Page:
Cancer Cell Biology and Metastasis

  • Jana Lewis, PhD, Vanderbilt University, proposes to develop drugs targeting a specific component of a signaling pathway thought to be critical for the growth of tumor blood vessels.

  • Kris DeMali, PhD, University of Iowa, will examine how a unique protein known as vinculin helps hold cells tightly together and prevents them from invading and metastasizing. Her reasoning is that understanding how cells adhere to one another will uncover novel mechanisms that can be targeted to develop more effective chemotherapeutics.

Preclinical and Translational Cancer Research

  • Sonia Wennier, PhD University of Florida, is studying the adaptation of a rabbit pathogen, myxoma virus, as a highly innovative treatment for pancreatic cancer.

  • Jeffrey Engleman, PhD, MD, Massachusetts General Hospital, is studying specific combinations of targeted drugs to either re-establish drug effectiveness or prevent the development of resistance in lung and breast cancer.

Clinical Cancer Research and Immunology

  • Rutao Cui, MD, Loyola University, Chicago, is studying UV-induced melanogenic responses, which may provide significant new insights into the prevention of melanoma.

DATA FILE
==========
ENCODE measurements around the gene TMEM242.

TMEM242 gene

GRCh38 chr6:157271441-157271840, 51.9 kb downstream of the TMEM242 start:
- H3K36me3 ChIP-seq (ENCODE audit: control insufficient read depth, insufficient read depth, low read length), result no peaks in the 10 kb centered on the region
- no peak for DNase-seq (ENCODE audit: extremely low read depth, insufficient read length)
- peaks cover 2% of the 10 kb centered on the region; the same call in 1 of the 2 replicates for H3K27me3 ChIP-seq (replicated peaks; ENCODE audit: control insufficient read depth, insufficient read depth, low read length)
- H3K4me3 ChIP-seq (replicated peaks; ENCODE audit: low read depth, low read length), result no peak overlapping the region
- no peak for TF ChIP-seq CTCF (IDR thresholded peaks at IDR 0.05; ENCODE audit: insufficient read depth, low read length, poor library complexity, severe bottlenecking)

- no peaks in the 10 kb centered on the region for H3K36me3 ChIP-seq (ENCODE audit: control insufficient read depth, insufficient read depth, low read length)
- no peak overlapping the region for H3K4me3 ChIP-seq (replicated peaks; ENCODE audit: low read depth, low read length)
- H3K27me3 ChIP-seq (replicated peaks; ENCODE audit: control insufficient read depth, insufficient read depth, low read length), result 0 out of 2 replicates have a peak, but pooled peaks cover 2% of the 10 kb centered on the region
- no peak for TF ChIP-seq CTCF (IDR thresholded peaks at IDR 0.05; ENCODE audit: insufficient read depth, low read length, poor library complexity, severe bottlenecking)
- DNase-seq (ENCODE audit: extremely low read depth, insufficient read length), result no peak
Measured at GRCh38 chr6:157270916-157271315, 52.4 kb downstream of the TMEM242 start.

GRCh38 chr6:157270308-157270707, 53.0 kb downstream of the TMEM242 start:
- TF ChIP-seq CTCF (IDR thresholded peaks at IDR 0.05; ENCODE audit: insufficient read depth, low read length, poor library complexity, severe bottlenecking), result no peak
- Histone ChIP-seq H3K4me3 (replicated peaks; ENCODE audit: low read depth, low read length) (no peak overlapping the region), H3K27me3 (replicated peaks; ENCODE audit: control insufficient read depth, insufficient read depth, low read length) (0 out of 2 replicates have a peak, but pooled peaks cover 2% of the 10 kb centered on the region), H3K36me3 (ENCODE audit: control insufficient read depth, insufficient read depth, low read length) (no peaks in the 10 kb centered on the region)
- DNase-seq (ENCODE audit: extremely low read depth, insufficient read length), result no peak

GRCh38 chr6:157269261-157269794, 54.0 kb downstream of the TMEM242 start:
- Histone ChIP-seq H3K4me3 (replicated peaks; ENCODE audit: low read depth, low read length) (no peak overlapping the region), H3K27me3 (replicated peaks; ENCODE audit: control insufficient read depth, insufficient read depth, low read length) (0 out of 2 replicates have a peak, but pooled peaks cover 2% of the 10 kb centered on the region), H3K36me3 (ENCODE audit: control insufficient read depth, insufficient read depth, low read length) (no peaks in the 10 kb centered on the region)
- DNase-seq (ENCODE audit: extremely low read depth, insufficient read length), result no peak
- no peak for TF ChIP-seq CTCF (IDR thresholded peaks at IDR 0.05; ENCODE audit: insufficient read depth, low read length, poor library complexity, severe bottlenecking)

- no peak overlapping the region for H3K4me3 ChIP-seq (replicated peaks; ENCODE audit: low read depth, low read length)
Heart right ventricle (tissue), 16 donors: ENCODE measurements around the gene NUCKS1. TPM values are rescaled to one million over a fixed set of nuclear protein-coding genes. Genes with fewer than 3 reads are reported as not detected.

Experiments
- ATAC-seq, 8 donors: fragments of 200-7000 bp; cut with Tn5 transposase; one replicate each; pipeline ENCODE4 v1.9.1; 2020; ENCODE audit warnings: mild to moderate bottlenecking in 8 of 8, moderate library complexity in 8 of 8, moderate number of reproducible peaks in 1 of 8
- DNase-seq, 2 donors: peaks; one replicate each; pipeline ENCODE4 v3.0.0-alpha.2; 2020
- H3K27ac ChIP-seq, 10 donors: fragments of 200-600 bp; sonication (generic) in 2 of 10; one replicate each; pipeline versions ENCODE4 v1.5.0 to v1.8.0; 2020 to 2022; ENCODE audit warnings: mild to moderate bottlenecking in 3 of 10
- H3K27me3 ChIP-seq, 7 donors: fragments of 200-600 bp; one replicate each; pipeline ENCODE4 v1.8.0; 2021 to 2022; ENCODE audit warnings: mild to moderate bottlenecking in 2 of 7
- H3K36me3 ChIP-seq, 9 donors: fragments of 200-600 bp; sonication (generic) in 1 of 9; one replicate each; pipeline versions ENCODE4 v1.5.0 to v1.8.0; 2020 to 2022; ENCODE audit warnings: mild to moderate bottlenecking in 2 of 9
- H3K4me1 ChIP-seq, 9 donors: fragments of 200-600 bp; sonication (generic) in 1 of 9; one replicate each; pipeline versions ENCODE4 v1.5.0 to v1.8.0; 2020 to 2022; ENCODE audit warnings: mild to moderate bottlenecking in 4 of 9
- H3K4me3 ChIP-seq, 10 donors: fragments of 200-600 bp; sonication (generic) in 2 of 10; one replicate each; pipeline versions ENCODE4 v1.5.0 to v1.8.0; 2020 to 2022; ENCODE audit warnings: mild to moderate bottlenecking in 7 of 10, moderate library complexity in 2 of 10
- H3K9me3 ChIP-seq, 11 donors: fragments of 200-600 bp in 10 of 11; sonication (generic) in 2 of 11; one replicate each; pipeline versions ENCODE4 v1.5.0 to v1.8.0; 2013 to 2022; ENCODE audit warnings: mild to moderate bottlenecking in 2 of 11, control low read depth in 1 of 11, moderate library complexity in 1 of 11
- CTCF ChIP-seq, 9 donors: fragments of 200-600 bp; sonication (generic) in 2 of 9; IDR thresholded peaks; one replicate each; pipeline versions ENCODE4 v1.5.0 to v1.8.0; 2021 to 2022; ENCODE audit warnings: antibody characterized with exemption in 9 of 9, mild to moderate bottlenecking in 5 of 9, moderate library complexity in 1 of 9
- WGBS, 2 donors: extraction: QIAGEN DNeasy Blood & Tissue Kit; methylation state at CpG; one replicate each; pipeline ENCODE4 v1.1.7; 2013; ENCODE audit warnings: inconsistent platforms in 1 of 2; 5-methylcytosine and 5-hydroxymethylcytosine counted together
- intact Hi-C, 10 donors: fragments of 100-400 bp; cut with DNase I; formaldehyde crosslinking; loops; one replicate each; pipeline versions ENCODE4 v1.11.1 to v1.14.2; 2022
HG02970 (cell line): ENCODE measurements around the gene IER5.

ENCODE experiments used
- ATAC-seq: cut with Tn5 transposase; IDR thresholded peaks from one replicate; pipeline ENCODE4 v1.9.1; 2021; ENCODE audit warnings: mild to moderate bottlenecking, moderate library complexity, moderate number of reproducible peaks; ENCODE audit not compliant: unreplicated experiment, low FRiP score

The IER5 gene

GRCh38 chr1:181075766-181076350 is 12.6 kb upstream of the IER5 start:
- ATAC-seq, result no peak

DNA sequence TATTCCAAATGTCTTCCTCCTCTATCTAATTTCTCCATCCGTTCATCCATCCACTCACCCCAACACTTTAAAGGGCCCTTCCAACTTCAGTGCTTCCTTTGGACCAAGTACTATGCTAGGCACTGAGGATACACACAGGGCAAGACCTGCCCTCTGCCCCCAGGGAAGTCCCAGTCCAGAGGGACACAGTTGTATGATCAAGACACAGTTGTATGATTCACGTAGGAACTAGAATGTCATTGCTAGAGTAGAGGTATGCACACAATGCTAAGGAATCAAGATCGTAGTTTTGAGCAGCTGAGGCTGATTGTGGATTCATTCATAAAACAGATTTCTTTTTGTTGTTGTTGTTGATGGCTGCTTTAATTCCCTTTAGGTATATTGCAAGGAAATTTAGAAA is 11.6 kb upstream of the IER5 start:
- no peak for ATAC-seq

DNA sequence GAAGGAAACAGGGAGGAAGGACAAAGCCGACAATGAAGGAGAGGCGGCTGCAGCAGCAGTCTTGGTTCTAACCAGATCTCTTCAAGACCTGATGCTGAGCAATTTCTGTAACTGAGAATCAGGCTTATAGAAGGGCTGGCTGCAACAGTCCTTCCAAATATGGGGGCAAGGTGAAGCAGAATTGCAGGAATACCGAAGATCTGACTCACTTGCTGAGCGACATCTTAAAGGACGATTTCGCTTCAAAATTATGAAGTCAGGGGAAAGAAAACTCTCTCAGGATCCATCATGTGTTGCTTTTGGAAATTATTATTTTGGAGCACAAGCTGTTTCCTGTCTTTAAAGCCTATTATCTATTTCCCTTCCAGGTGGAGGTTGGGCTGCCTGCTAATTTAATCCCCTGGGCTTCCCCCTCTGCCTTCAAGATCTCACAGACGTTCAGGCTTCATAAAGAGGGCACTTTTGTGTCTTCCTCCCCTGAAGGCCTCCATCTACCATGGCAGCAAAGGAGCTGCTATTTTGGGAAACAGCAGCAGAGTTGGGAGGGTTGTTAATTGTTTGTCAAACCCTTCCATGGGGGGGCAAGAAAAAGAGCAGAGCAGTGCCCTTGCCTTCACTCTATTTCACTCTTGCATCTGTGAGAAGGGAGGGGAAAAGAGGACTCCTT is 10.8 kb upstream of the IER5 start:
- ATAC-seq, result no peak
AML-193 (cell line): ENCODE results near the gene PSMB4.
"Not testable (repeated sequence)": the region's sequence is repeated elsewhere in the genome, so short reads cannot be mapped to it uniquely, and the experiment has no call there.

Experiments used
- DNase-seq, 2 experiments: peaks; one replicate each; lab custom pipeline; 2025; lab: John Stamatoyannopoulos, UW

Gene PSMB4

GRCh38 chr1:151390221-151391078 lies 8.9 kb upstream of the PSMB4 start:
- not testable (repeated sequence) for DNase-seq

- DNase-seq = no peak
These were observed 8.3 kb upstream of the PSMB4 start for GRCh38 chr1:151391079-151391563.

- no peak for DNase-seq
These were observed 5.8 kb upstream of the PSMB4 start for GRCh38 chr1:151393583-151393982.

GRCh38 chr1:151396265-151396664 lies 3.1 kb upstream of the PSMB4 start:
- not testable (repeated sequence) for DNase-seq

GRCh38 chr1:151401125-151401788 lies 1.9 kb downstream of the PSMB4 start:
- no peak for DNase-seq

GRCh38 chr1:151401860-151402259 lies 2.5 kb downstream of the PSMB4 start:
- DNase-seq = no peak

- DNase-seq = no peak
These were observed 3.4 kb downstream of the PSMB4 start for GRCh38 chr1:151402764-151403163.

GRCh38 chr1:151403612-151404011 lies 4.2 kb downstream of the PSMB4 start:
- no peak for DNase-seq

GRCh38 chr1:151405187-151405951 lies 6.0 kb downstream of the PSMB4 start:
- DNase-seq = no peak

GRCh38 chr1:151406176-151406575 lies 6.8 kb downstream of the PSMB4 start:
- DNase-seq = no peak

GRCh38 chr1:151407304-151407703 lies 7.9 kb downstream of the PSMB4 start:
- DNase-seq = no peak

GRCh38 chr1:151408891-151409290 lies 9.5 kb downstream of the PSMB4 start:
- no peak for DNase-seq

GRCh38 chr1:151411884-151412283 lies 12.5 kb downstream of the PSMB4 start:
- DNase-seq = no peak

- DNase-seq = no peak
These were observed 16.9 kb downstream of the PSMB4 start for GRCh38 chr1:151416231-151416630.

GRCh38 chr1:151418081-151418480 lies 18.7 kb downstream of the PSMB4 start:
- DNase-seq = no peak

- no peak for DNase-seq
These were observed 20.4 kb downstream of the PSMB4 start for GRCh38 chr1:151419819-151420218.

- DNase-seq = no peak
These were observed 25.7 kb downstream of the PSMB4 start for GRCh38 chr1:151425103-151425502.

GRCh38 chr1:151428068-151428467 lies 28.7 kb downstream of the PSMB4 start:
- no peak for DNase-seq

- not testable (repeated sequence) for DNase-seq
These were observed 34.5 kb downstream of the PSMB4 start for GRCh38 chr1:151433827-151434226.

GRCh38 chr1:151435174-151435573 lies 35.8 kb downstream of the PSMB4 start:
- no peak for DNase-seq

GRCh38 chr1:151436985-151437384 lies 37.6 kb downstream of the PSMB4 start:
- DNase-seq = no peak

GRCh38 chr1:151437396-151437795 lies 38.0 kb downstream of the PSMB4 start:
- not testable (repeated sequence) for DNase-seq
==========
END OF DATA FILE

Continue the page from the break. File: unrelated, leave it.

• Susanna Greer, PhD, Georgia State University, is investigating new mechanisms of regulation of proteins involved in the induction of anti-tumor immune responses which will provide important new insights for development of tumor vaccines.

  • Sonia de Assis, PhD, Georgetown University, is studying whether in utero exposure of pregnant rats to estrogens or a high fat diet result in mammary cancer in their offspring, and in subsequent generations.

Cancer Control and Prevention Research

  • Wong, Yu-Ning, MD, Fox Chase Cancer Center, will examine the impact of cost sharing, including co-payments, caps on coverage, and deductibles, on patient's choices and decisions to take or continue with prescribed drugs, and the related outcomes (including side effects such as nausea) and clinical outcomes of such decisions.